Tony Marsh (artist)

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Tony Marsh
'Trilobed Vessel and Contents' from the Perforated Vessel Series, glazed earthenware by Tony Marsh (American born 1954), 2002, Metropolitan Museum of Art.jpg
'Trilobed Vessel and Contents' from the Perforated Vessel Series, glazed earthenware by Tony Marsh, 2002, Metropolitan Museum of Art
Born (1954-05-26)26 May 1954
New York City, United States
Nationality American
Education California State University, Long Beach BFA (1978)
Apprenticeship under Japanese potter Shimaoka (1978 – 1981)
New York State College of Ceramics, Alfred University MFA (1989)
Known for Ceramic art

Anthony J. "Tony" Marsh (born May 26, 1954)[1] is an American contemporary ceramic artist who lives and works in Long Beach, California. He received a Bachelor of Fine Arts in 1978 from California State University Long Beach. From 1978 to 1981, Marsh studied as an apprentice under Japanese potter Shimaoka, in Mashiko, Japan. Marsh also worked with Shimaoka’s shokunin, or craftsmen, on a daily basis and was notably influenced by the traditional culture of the community.[2] Shimaoka's method provided an example for Marsh that contrasted with his experience of art-making in the United States. After leaving Japan, Marsh received a Master of Fine Arts degree in 1988 from New York State College of Ceramics at Alfred University. In 1989 Marsh was hired to teach at his undergraduate alma mater, Cal State Long Beach, where he continues to be a professor of art and head of the ceramics department.[3]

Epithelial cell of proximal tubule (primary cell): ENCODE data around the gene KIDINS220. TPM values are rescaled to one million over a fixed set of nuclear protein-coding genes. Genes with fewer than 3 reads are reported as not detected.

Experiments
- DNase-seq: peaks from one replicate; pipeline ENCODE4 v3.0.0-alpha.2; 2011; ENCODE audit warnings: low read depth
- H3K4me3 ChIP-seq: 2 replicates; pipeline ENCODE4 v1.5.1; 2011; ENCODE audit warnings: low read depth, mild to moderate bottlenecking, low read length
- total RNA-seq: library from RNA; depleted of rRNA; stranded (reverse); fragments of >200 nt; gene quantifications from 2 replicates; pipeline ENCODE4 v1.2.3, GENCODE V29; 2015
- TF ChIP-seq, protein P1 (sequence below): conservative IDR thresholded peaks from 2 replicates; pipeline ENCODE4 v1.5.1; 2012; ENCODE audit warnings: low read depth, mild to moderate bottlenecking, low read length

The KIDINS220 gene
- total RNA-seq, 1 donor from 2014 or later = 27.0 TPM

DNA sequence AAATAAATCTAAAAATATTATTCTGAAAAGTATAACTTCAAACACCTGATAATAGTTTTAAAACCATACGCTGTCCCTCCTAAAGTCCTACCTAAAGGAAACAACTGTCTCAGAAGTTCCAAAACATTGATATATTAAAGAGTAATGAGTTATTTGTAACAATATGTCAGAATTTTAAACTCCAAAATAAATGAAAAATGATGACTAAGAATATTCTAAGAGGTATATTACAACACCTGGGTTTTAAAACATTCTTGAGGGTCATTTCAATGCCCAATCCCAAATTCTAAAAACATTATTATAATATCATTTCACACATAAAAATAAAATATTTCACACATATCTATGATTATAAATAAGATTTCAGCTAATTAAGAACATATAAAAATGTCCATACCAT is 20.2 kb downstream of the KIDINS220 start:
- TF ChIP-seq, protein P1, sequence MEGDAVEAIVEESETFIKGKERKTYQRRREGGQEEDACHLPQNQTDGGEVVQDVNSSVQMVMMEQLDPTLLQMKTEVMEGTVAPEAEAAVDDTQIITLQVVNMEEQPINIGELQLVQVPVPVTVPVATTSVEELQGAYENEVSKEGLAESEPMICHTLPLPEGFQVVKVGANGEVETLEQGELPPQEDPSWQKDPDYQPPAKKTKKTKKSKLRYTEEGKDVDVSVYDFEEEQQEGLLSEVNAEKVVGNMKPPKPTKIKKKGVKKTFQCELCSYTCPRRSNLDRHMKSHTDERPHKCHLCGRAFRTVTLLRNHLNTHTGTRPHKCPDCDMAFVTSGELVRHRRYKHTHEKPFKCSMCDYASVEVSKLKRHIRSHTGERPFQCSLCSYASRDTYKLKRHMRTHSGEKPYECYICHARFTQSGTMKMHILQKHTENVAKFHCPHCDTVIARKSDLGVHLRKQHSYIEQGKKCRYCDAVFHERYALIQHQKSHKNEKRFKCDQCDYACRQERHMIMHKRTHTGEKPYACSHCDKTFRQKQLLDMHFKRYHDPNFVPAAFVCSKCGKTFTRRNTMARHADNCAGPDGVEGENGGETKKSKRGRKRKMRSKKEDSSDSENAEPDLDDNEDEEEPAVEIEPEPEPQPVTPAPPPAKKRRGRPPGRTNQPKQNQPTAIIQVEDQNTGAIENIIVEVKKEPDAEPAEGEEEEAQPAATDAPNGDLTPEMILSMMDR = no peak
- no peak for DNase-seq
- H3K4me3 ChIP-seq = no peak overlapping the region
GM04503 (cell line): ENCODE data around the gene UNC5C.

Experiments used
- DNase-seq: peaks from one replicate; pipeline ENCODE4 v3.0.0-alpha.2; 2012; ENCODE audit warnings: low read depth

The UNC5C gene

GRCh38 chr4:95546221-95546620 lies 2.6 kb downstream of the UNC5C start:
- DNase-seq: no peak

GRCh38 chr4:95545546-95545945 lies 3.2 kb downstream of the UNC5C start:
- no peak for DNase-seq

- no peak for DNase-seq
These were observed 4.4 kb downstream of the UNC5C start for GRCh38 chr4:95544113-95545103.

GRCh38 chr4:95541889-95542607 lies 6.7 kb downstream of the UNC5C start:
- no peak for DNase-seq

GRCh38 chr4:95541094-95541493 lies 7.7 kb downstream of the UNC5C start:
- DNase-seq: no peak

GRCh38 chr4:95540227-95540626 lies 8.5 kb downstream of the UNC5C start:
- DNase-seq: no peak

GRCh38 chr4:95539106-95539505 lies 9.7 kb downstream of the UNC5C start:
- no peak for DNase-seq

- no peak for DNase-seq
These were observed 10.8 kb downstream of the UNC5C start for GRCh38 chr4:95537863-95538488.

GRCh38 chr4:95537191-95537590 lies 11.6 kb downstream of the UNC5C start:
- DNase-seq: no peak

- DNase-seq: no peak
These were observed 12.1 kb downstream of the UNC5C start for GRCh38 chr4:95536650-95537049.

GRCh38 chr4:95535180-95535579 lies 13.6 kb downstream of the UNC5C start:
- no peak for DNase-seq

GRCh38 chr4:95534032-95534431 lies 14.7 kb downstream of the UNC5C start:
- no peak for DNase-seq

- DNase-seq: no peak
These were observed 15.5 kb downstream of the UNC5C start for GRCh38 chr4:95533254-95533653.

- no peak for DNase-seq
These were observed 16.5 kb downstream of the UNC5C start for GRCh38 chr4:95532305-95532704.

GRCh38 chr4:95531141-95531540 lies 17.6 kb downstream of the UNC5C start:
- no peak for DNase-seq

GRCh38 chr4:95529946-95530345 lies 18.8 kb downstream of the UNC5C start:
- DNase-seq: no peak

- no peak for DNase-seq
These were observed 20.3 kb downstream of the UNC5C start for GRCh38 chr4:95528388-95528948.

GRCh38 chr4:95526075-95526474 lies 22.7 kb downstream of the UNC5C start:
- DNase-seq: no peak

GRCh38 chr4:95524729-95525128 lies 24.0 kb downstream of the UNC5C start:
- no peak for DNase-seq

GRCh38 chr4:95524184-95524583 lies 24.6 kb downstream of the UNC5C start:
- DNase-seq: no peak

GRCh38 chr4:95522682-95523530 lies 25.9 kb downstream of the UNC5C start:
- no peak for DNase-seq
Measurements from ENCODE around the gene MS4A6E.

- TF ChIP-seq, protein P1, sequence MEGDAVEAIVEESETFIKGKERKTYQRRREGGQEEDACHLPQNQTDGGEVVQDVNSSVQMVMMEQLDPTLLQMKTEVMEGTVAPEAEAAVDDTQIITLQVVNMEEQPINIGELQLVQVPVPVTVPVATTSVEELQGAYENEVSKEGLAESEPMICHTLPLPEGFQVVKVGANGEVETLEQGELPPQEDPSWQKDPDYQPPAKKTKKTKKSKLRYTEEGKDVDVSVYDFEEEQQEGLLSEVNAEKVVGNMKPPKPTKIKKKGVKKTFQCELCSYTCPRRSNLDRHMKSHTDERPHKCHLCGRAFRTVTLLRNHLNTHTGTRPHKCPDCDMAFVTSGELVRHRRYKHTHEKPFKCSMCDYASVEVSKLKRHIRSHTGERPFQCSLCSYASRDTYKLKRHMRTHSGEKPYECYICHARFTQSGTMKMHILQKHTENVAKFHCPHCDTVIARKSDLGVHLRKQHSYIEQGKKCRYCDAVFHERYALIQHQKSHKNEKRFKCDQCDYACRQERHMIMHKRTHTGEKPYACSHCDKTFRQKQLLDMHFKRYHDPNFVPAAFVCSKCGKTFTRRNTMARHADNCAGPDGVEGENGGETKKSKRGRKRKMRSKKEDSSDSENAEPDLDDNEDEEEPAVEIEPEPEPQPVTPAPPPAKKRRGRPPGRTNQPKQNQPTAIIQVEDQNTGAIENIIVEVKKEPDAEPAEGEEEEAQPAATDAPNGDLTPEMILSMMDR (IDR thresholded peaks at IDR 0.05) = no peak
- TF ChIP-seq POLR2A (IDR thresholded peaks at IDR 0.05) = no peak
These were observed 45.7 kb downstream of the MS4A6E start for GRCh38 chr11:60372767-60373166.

Marsh is known for making vessel-like forms that challenge assumptions about what a vessel can be.[4] Although he does not describe himself as a potter, he acknowledges the influence of the vessel on his practice:

"I am still as preoccupied as ever with the vessel as my primary vehicle of expression. My work is anchored in global cultural history of pottery and the transformational forces of nature. While the vessels that I make are not utilitarian, nor do they specifically refer to a historical pottery type or style, I use them as a device to address the primal. On a simple level they pay homage to what pottery has always done; hold, store, serve, preserve, commemorate and beautify.”[5]


  1. ^ U.S. Public Records Index Vol 1 (Provo, UT: Operations, Inc.), 2010.
  2. ^ Oral history interview with Tony Marsh, Archives of American Art, 2009
  3. ^ Lauria, Jo. "Dialogues in Clay: A Conversation Between Tony Marsh and Kurt Weiser", Ceramics: Art and Perception no. 50, 2002. pp. 8–13.
  4. ^
  5. ^


  • Marsh, Tony. "Art as Homage", Studio Potter 29, number 2.
  • Marsh, Tony. General Artist's Statement, December 2001.
  • Tony Marsh at Pierre Marie Giraud, Brussels
  • Tony Marsh at Hedge, San Francisco, CA

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